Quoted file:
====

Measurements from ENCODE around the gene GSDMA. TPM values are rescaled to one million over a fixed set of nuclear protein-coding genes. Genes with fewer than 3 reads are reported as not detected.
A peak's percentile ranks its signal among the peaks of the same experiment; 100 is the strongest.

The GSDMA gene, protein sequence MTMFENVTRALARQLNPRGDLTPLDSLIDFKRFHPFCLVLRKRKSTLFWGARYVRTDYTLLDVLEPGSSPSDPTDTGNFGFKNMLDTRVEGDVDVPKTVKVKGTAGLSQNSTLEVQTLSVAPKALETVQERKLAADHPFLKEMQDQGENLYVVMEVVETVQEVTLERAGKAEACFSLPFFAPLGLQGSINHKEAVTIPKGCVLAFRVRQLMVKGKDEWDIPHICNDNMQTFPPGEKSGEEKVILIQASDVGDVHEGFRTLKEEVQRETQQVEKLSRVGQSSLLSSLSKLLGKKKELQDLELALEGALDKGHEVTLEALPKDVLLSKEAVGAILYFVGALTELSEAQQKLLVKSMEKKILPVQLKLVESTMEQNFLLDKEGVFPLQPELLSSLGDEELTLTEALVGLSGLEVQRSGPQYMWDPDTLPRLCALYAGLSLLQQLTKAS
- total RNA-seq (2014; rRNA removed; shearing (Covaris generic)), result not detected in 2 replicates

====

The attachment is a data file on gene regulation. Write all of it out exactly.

Measurements from ENCODE around the gene GSDMA. TPM values are rescaled to one million over a fixed set of nuclear protein-coding genes. Genes with fewer than 3 reads are reported as not detected.
A peak's percentile ranks its signal among the peaks of the same experiment; 100 is the strongest.

The GSDMA gene, protein sequence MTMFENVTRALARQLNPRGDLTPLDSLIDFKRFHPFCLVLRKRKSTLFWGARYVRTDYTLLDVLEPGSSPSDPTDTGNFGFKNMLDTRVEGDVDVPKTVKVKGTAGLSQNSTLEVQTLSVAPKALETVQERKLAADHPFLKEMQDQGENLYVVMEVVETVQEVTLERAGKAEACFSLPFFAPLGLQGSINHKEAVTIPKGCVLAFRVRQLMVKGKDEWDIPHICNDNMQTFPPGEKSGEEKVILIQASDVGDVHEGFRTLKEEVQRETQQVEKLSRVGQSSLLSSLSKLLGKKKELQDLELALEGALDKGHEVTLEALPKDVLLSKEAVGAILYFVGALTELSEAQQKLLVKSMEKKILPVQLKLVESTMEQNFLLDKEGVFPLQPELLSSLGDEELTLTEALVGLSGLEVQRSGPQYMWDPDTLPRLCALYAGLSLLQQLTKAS
- total RNA-seq (2014; rRNA removed; shearing (Covaris generic)), result not detected in 2 replicates